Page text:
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Wednesday, 22 April 2015

Compartmentalized Judaism

Daf Yomi Kesubos 79

When I was in my first year of college, I would be at university during the day and I would attend yeshiva and have a chavrusa (Torah study partner) in the evenings.    It was weird: at one point I felt like I had two separate lives.  During the day, I was a college guy, socializing, hanging out.  And at night, I was a yeshiva bochur, learning Torah, keeping company with my chaverim in the yeshiva.  

At the end of the year, I decided to go to Israel and do another year in yeshiva full-time.  When I returned, I continued my university.  But this time was very different.  I shifted my timetable so that now I was in yeshiva during the day and took college classes at night.  Gone were my days of hanging out at university – I would simply go in, take my courses and leave.

The Mishnah states: If a woman brought personal property into the marriage, Rabbi Shimon distinguishes between different types of property:  Property that the husband is aware of, she may not sell; and if she sold or gifted it, the transaction is null and void.  Property that the husband is unaware of, she should not sell; but if she did sell or gift it, the transaction is effective.

The Beraisa states: One who wishes to conceal her assets from her husband, what should she do?  Rabbi Shimon ben Gamliel says, ‘She should write a technicolour (passim) contract to someone else.’  But the Sages say, ‘If the recipient would want, he could laugh off her eventual claim.’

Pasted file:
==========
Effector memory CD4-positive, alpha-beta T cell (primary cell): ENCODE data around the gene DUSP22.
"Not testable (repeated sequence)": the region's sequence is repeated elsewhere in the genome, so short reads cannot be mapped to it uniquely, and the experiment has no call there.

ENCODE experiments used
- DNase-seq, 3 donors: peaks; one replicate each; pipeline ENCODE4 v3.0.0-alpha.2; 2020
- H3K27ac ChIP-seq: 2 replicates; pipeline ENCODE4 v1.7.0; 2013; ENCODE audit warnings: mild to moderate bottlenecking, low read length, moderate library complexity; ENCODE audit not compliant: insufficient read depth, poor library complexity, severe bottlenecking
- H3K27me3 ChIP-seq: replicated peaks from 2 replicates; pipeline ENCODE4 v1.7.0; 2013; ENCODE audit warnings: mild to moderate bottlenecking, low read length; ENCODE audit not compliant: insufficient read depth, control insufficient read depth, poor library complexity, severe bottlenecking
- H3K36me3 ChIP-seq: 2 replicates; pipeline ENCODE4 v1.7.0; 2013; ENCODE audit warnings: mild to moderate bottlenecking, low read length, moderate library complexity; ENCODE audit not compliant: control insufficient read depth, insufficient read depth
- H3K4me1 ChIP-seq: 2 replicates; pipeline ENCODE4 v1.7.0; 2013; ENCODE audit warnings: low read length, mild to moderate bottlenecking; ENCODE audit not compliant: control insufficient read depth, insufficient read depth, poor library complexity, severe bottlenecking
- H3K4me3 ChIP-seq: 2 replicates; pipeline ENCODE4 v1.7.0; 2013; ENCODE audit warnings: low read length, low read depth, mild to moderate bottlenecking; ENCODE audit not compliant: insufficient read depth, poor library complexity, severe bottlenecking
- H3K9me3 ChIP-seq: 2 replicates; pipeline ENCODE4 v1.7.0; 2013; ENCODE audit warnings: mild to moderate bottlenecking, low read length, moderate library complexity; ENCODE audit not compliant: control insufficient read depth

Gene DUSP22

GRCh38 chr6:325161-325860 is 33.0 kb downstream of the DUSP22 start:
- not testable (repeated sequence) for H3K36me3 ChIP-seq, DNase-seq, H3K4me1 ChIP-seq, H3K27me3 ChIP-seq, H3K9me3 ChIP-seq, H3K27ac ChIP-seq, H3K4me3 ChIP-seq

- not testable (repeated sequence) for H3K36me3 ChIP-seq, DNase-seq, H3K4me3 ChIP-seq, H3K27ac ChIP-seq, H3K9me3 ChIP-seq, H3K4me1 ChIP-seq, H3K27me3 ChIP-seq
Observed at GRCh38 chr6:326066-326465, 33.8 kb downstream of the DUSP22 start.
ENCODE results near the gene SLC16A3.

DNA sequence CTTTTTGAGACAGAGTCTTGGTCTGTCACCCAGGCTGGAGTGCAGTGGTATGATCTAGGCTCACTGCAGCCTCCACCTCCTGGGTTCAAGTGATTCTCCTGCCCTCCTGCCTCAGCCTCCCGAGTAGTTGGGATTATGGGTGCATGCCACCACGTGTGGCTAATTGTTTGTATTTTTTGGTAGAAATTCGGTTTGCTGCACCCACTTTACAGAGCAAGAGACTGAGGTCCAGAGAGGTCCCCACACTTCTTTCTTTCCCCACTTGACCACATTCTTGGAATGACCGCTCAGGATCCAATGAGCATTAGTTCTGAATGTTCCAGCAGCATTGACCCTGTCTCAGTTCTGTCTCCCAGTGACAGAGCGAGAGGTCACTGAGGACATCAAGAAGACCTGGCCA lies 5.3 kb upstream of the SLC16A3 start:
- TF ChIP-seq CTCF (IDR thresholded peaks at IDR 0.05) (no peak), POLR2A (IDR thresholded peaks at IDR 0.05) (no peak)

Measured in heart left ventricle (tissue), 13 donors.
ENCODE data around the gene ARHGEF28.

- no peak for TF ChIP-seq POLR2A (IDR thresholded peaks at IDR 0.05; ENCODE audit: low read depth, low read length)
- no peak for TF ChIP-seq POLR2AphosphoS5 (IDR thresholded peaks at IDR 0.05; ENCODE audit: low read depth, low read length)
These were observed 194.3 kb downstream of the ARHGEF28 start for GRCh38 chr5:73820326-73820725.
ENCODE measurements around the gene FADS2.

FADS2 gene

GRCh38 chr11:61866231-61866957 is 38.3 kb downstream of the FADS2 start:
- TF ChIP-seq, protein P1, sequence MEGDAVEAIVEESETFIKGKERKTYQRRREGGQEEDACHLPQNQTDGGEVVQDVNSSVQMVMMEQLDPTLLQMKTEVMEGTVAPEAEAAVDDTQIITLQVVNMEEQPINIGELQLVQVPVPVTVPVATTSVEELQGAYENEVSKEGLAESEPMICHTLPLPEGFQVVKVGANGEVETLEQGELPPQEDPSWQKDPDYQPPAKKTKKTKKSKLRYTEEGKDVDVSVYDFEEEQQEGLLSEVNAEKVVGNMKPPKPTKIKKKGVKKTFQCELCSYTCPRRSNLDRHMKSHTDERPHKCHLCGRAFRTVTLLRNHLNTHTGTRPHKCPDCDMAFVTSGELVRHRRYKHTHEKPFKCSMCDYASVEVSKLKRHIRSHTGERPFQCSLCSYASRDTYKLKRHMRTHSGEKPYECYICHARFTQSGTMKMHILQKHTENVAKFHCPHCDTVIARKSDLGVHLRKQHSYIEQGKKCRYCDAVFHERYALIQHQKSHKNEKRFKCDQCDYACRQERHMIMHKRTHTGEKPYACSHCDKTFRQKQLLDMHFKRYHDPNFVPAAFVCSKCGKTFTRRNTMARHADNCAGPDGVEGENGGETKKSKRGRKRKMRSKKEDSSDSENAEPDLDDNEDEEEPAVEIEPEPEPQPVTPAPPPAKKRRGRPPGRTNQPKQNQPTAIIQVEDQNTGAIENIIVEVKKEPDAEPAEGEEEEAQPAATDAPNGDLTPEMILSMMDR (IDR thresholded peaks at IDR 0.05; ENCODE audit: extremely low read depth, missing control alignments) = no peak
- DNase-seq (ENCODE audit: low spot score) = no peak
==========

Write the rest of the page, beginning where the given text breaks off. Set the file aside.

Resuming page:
Rashi explains:  A technicolour contract is one in which the giver asks the recipient to accept their assets as a gift, in order to avoid them passing to her husband upon marriage.  But the giver has no intention of the recipient keeping the assets.  The recipient, however, might laugh off her claim (when she eventually requests their return) and hold on to the assets forever.

A technicolour contract, or a contract of many colours (passim), masquerades as something it is not.  Officially, the property is being transferred to a third party, but it’s a sham transaction that the woman never truly intends to effect.  As the Sages say, it’s laughable and not to be taken seriously. 

Why is it called a contract of many colours?  Because this individual is presenting herself as one identity to one person (her husband) and as another identity to someone else.  It’s a contract of many colours or many identities because she presents different faces depending upon who she’s dealing with.  In the end, the Sages laugh her off and tell her that her ruse won’t work. 

Many people compartmentalize their life and wear different faces and identities depending on where they are and who they are dealing with.  They’ll act pious in the synagogue and community, but then throw off the yarmulke and become ruthless in the workplace.  They’ll keep the most scrupulously kosher homes but then join their colleagues for a treif business lunch.

Who are you?  Are you the same person in shul as you are at home as you are at work?  Or do you have a face of many colours?  Do you compartmentalize your life into different contracts or are you the same person, no matter what or who is watching?  Don’t be laughable in the eyes of Heaven!  Be true to yourself and true to those around you by maintaining your face of righteousness and piety wherever you go!

When my friend, Rabbi Jonathan Gross of Beth Tfiloh in Baltimore is asked, ‘Where are you a rabbi?’ he responds, ‘Wherever I go!’  May you merit being a sincere and transparent Yid wherever you go!